Activities aboard Endeavour today focused on preparations for Monday’s planned landing at the Kennedy Space Center, concluding a voyage of 4.9 million miles.
Today, Commander Ken Cockrell, Pilot Paul Lockhart and Flight Engineer Franklin Chang-Diaz activated one of three hydraulic power units on Endeavour, tested all of its aerosurfaces, and then test-fired Endeavour’s steering jets. The remaining crew members – Philippe Perrin of CNES, and former Expedition Four crewmembers Yury Onufrienko, Carl Walz and Dan Bursch – continued packing up gear and hardware in anticipation of tomorrow’s landing.
Endeavour has two opportunities to land at the Kennedy Space Center on Monday. The first begins with a deorbit burn of the Orbital Maneuvering System engines at 10:51 a.m., followed by a landing at 11:59 a.m. Central time (12:59 p.m. Eastern.) In the event weather prevents a landing on that first opportunity, there is a second opportunity, beginning with a deorbit burn at 12:30 p.m. and resulting in a 1:36 p.m. Central (2:36 p.m. Eastern) landing in Florida. Preliminary weather forecasts call for the possibility of clouds and rain showers within the vicinity of the three-mile long landing strip on Monday. The backup landing site at California’s Edwards Air Force Base was not called up for support Monday. Endeavour has sufficient consumables to remain in orbit, if necessary, until Thursday.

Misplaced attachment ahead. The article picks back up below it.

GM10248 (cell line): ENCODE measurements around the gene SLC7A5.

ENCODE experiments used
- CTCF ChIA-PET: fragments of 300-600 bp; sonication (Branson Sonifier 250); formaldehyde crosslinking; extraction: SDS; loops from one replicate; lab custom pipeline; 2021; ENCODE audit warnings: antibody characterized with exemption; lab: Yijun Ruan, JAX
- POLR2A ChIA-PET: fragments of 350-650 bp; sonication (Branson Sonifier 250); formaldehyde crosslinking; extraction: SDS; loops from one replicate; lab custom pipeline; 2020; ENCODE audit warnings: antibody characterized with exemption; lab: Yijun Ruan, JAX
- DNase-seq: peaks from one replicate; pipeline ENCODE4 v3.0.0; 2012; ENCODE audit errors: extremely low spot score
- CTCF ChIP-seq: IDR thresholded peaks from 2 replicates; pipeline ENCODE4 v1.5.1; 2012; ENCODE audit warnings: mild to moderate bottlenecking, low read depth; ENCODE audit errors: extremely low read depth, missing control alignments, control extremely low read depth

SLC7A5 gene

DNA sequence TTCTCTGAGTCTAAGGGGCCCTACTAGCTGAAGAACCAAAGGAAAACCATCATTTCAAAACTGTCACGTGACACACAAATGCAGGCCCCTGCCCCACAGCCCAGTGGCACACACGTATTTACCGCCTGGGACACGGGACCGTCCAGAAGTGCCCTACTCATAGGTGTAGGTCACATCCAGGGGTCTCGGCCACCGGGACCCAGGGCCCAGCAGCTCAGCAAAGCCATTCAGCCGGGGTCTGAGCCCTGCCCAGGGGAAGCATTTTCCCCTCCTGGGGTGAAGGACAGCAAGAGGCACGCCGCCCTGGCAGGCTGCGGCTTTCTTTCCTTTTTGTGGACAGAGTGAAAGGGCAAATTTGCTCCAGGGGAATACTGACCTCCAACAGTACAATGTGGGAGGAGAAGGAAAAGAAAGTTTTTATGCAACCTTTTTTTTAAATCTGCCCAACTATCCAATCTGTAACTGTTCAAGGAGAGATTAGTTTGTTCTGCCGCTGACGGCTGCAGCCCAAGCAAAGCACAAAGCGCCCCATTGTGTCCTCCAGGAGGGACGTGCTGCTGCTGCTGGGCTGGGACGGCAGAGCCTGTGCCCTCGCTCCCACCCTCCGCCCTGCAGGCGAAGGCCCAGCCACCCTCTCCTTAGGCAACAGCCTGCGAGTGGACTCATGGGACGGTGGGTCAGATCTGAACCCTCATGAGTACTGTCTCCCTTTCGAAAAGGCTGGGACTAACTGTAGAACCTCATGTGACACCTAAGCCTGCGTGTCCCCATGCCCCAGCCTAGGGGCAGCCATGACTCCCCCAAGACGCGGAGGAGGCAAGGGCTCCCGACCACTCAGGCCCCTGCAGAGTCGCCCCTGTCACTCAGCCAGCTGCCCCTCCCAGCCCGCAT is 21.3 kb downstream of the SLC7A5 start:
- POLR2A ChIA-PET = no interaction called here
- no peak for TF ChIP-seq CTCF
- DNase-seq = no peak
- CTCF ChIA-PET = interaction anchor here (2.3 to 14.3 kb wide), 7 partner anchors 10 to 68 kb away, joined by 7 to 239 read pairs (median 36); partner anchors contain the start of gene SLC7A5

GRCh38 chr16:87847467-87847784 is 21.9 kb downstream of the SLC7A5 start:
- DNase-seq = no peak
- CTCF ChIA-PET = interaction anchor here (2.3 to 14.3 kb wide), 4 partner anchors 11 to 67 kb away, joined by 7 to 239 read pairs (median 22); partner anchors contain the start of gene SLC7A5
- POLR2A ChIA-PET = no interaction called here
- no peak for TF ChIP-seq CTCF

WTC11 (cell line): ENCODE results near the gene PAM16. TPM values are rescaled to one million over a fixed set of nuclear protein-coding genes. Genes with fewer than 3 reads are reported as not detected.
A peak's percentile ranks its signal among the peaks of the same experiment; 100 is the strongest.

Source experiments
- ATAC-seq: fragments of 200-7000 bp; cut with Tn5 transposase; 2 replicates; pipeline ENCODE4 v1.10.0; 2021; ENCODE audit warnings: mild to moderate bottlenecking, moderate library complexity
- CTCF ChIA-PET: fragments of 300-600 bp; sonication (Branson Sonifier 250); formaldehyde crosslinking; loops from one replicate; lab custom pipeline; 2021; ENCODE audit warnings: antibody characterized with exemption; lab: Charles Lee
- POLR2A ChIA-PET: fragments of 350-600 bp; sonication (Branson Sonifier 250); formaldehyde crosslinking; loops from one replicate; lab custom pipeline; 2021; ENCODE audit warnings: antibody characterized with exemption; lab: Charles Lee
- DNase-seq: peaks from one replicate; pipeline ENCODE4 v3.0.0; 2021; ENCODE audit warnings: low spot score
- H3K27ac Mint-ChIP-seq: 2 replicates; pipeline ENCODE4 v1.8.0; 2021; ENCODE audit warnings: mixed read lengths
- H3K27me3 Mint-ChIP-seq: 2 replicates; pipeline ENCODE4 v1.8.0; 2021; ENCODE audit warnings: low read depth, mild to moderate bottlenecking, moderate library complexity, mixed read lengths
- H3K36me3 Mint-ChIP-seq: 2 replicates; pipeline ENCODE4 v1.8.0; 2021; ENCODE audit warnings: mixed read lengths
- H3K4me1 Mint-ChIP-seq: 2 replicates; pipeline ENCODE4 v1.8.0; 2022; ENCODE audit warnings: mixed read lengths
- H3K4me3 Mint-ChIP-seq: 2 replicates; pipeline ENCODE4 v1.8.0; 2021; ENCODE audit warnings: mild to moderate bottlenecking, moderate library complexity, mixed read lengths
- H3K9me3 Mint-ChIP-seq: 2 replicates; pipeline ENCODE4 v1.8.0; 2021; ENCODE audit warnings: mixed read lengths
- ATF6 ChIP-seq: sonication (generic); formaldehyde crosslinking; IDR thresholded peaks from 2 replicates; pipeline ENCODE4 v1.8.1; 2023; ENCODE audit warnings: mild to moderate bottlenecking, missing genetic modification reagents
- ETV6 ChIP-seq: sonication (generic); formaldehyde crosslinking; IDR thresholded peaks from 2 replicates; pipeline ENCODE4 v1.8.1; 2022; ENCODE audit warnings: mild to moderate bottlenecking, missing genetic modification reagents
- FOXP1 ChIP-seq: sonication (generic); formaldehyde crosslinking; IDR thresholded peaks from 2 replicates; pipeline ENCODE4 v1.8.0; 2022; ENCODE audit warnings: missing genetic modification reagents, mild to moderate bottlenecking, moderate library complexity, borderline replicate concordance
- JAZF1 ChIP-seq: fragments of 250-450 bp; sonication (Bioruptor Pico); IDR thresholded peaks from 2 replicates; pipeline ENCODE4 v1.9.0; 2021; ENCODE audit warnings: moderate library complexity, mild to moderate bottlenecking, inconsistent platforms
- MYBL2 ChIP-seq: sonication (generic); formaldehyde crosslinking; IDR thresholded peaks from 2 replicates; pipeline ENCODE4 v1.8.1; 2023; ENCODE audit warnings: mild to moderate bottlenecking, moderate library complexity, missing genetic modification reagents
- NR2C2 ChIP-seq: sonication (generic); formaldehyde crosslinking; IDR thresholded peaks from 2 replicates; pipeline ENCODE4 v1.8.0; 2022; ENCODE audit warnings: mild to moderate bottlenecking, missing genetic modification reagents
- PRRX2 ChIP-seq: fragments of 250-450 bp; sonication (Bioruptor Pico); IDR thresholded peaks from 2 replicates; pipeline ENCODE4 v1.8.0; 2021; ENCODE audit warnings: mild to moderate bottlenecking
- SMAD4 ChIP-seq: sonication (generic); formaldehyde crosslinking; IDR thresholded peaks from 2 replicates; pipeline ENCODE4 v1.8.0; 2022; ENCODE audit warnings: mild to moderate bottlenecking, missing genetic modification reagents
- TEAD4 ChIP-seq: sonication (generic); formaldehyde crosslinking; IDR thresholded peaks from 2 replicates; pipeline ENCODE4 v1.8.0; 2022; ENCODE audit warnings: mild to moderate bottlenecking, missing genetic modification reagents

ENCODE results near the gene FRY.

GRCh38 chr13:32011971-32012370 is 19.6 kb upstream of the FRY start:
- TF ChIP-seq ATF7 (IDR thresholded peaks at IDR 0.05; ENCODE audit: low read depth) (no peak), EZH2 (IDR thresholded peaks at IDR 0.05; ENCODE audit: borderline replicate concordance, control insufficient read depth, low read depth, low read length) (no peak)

Onufrienko, Bursch and Walz took a few minutes this afternoon to talk with Fox News, WOIO-TV of Cleveland – Walz’ hometown, and WICZ-TV of Vestal, NY – Bursch’s hometown. The crew extended their best wishes on this Father’s Day and discussed their 193-day stay in space. With an on-time landing Monday, Onufrienko, Bursch and Walz will have spent 194 days in space.
Meanwhile, aboard the space station, the Expedition Five crew – Commander Valery Korzun and Flight Engineers Peggy Whitson and Sergei Treschev – spent today settling into their new home, unpacking some of the equipment and hardware carried to the station by Endeavour. They also enjoyed a few hours of off-duty time today.
Endeavour’s crew will begin a scheduled eight-hour sleep period at 7:23 p.m. today, waking just before 3:30 a.m. Monday to prepare for a homecoming to the Kennedy Space Center.
The next STS-111 status report will be issued Monday morning or earlier if events warrant.
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